Thank you for that explanation so there you can measure in the soil the amount of carbon stored on one side versus another so yes okay and they’re different forms of carbon too and the good news with this is the majority of the carbon being fixed or stored that stays in the ground for thousands of years that’s really important because there’s very short-term additions of carbon there’s medium-term additions and there’s the long-term stuff most of the stuff that we measured was long-term stuff and Colorado State is one of the world’s leaders in understanding and measuring all these things and they were very agreeably surprised with how good the regenerative grazing was working in terms of the carbon. 

Interesting so we do have a demonstrable carbon storage um say benefit related to regenerative grazing. I want to kind of turn it back around and think about challenges so we know there’s a lot of interest in soil carbon storage as a climate solution but um we also heard the term carbon wild west. So a you know variety of standards and then of course because we don’t have say a standardized market yet for carbon as an asset globally um you know there are obviously challenges with this so um let’s talk real quickly about um maybe put this to Debra first. So what do you value about being paid for soil carbon storage but also what concerns you?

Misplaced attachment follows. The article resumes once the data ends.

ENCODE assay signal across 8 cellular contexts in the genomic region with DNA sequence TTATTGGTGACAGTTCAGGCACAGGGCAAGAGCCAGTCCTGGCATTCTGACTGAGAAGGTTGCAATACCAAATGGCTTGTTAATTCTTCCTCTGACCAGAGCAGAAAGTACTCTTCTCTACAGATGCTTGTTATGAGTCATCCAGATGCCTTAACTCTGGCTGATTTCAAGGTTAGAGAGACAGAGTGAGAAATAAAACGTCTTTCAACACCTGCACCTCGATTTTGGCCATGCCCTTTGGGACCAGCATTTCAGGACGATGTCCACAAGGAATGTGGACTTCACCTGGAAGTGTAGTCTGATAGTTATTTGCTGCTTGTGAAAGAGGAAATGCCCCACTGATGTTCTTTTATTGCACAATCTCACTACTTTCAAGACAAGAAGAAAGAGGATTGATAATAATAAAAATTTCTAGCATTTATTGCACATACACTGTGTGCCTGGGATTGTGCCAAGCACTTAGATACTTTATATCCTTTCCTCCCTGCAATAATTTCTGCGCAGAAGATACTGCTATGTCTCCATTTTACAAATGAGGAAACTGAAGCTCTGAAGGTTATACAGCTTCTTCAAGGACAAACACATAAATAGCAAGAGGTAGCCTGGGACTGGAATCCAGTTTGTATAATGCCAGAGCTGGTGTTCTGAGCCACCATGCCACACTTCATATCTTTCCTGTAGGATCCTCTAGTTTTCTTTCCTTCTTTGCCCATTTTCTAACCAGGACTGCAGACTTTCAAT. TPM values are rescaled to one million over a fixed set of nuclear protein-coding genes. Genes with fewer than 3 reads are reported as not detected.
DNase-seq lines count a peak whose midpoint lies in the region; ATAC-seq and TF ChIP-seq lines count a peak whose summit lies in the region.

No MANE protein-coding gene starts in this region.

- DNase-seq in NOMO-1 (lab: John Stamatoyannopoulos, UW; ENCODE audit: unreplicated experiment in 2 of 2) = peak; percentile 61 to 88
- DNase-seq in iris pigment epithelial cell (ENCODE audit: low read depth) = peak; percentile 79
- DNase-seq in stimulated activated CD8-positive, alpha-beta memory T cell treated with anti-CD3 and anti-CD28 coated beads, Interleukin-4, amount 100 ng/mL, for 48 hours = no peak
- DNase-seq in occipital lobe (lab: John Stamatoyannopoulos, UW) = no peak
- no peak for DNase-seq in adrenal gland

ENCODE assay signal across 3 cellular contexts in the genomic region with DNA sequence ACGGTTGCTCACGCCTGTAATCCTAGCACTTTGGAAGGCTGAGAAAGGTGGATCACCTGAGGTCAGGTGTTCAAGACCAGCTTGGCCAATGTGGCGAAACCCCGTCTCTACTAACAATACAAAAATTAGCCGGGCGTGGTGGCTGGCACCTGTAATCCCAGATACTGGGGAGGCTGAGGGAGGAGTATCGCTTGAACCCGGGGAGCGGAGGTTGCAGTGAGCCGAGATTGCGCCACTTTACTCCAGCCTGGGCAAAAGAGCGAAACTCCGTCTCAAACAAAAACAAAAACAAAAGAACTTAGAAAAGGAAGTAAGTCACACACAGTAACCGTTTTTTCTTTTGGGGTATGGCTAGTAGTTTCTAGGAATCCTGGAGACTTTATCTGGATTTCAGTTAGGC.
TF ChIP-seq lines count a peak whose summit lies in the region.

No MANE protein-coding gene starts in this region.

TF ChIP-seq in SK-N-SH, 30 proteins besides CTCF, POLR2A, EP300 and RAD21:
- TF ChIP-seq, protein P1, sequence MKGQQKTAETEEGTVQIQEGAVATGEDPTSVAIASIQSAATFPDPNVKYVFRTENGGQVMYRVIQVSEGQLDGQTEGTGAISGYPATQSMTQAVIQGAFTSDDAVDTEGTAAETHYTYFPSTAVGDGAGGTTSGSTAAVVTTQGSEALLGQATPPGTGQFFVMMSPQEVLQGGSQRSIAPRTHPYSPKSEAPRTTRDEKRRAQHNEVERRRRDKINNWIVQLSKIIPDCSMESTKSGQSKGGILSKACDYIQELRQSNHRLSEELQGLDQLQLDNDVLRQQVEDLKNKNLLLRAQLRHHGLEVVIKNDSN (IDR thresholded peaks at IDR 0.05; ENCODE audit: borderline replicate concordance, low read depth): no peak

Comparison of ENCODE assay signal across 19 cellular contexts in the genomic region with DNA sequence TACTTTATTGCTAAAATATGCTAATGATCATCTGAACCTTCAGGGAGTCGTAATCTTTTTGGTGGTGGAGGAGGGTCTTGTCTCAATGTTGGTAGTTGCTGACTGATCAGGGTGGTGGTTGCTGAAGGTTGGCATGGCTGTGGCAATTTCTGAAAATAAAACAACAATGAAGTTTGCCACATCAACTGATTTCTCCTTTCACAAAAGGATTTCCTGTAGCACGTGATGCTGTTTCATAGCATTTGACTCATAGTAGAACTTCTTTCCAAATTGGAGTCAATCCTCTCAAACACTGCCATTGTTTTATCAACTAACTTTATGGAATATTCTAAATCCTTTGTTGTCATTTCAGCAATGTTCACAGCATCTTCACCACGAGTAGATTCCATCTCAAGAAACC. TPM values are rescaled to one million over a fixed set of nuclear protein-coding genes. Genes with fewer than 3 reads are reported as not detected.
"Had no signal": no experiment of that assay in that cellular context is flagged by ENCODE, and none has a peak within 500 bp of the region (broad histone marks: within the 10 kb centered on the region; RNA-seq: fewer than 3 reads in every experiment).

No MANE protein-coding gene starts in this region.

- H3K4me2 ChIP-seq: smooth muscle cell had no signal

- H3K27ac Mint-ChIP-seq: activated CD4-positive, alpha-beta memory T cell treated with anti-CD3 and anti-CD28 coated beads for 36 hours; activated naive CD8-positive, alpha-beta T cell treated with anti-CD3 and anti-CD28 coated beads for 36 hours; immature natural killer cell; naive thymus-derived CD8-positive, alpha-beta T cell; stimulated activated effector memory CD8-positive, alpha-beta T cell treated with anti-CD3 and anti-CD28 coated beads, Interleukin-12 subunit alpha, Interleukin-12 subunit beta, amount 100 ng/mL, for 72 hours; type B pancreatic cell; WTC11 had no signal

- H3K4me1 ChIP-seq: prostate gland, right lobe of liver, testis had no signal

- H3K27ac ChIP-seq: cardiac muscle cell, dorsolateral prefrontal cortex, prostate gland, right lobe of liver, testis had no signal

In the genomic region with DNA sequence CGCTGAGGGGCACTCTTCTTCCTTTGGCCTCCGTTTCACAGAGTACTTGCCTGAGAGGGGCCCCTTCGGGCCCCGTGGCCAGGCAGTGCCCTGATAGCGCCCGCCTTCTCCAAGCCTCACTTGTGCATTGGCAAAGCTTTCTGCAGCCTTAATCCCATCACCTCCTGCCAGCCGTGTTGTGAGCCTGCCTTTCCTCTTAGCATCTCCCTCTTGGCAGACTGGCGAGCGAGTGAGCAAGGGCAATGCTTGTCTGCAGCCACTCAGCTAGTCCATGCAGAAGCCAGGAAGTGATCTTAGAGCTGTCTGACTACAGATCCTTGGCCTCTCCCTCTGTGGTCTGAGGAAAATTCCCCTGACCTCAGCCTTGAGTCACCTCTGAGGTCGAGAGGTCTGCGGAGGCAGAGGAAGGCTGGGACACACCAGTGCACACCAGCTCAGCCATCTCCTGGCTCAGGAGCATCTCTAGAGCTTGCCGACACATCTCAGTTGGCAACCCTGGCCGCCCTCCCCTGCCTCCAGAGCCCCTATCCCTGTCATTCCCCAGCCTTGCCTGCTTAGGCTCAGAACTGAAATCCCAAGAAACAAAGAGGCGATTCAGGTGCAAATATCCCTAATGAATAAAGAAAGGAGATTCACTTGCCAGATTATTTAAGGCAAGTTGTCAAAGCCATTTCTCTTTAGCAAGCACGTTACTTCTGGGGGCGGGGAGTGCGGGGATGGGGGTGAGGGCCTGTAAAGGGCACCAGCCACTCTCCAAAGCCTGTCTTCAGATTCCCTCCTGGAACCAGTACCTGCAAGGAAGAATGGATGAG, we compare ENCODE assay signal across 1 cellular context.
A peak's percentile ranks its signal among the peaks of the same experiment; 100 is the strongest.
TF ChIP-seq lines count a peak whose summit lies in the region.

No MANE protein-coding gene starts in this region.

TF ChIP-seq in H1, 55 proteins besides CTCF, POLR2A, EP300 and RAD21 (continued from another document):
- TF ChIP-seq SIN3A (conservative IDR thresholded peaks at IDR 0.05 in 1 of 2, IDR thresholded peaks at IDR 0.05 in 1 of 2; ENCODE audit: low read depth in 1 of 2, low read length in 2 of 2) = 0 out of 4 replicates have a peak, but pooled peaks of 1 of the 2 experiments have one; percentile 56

Does Deborah or Jeff want to jump in on that first?

I’ll jump in there I’m just tickled pink that at the age of 70 that we’re going to get paid for something that we’ve been doing and that that we have now research is showing it’s benefiting us as a globe. It’s and I don’t mean to say tickled to death to be lighthearted about that I just mean it is so satisfying to know that something that we’ve been working on this particular ranch for 16 17 years has benefit far beyond the value of a stalker and so there is the monetary side of that will help us facilitate the transition of this ranch to the next generation and give them the opportunity to make a living off of what we do on a daily basis. So for me that’s really part of the value is to be paid for something that we’ve been doing and that it has benefit beyond this ranch.

Thank you Debra, Jeff would you like to weigh in and what do you value and any concerns you might have about it?